The income statement measures sales, expenses and profit (or loss). The balance sheet measures assets, liabilities and equity. The Cash Flow Statement measures cash. Or at least it’s supposed to.
One of the challenges with the Cash Flow Statement is that it isn’t very useful. It’s hard to read and doesn’t give us good, actionable information to improve cash results in our business.
So, I’ve created this Simple Cash Flow Tracker instead:
This tool is not a comprehensive cash flow statement, but it will help you keep a watchful eye on short-term flows of cash into and out of your business.
Here’s the process to fill out the Cash Flow Tracker:
- Enter your current cash balance (from your accounting software is best, or online bank balance)
- Calculate expected cash receipts from A/R (using the A/R aging to show what invoices are coming due)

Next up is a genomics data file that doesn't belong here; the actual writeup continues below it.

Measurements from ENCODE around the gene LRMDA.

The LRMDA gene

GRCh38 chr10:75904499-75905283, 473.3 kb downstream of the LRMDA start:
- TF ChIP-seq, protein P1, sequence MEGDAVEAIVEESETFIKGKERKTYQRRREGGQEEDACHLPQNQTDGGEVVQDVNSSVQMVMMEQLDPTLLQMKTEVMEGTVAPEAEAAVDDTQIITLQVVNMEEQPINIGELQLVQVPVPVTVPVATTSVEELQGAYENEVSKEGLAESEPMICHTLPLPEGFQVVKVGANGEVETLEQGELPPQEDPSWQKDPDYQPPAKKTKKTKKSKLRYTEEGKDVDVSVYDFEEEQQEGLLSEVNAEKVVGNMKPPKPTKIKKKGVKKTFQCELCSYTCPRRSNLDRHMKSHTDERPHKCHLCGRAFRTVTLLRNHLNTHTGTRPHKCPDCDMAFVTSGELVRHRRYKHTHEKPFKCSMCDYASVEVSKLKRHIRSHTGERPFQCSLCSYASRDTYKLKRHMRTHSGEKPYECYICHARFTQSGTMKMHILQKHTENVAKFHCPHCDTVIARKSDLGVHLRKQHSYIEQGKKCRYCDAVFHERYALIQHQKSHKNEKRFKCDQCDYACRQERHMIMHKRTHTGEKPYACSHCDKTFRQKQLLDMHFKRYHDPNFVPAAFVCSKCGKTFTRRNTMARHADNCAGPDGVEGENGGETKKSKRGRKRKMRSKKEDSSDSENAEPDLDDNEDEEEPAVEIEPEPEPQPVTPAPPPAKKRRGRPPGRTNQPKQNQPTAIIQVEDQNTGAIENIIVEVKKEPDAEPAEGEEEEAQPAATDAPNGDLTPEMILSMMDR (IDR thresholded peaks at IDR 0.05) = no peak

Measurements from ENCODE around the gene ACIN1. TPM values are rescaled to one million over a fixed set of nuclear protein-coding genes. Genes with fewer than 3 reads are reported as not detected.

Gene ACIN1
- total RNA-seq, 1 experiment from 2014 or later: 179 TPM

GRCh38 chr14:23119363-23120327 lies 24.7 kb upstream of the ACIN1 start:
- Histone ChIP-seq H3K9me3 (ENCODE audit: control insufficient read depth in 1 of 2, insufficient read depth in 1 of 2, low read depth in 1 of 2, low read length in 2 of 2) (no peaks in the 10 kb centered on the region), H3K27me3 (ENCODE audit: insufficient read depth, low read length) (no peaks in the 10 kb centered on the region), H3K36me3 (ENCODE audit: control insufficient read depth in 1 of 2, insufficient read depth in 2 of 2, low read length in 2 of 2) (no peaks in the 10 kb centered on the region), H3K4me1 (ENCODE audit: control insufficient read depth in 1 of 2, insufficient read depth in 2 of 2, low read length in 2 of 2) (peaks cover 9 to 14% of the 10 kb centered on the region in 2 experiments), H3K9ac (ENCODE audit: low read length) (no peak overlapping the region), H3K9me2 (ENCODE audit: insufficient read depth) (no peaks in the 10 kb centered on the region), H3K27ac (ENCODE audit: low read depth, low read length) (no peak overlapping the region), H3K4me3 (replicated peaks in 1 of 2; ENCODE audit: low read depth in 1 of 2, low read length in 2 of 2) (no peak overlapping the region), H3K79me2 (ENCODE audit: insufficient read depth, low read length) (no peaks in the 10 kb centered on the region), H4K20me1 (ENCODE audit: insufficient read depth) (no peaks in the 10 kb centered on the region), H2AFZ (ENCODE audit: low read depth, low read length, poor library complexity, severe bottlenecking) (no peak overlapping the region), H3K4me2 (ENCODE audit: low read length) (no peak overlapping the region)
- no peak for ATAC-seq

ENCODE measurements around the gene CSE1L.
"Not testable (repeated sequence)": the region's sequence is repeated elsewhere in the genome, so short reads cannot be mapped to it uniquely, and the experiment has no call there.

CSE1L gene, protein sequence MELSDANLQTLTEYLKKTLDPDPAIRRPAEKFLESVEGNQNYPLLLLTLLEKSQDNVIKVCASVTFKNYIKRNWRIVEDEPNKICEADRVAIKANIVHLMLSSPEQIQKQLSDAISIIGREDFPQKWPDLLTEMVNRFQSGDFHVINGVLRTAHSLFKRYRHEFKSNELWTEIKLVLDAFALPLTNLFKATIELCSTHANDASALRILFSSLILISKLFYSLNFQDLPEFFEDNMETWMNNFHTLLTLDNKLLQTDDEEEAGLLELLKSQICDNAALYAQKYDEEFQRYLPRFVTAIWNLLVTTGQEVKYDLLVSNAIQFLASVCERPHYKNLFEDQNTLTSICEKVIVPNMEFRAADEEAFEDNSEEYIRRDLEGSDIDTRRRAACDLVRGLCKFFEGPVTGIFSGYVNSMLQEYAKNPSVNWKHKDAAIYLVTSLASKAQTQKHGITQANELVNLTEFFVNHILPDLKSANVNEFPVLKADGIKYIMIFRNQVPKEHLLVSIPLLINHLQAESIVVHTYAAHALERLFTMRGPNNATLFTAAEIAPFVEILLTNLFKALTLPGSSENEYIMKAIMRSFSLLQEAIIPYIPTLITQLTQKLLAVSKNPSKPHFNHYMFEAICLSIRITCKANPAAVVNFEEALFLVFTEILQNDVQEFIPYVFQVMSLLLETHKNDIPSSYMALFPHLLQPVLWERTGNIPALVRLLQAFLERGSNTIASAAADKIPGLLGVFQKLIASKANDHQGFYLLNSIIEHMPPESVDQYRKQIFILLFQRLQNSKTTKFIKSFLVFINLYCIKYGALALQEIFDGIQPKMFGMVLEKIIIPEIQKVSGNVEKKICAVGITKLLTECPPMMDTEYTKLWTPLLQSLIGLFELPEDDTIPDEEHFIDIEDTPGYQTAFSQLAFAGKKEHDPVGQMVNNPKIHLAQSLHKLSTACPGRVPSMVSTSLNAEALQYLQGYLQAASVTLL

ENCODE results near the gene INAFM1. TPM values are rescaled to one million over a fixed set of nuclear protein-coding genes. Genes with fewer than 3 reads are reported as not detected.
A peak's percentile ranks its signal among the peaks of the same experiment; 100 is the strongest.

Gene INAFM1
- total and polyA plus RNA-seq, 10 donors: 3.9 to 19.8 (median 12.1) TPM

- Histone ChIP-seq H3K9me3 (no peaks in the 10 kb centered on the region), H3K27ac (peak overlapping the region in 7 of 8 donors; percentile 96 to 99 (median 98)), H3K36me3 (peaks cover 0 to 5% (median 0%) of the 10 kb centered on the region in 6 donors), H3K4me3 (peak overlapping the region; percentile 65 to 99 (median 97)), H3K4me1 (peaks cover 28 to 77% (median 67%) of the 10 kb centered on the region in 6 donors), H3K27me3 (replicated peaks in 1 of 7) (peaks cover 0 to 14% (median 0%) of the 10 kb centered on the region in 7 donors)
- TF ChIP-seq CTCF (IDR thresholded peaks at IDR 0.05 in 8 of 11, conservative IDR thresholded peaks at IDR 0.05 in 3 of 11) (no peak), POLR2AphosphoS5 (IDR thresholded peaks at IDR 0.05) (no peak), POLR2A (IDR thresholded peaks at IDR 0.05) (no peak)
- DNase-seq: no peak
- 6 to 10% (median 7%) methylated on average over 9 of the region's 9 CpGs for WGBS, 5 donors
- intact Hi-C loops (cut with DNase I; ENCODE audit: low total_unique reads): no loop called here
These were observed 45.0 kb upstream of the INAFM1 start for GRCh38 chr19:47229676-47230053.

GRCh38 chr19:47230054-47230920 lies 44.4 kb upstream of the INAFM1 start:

- Calculate expected cash payments to vendors (using the A/P aging to show invoices coming due)
- Calculate expected cash payments for payroll (use prior payroll as a baseline)
- Calculate upcoming loan payments (use prior month principal and interest as a baseline)
Once this information is gathered, enter it into the Cash Flow Tracker to estimate short-term cash flows and cash position.
In these turbulent times, cash flow management is a financial survival skill. Use the Simple Cash Flow Tracker to help manage your wholesaler cash flows.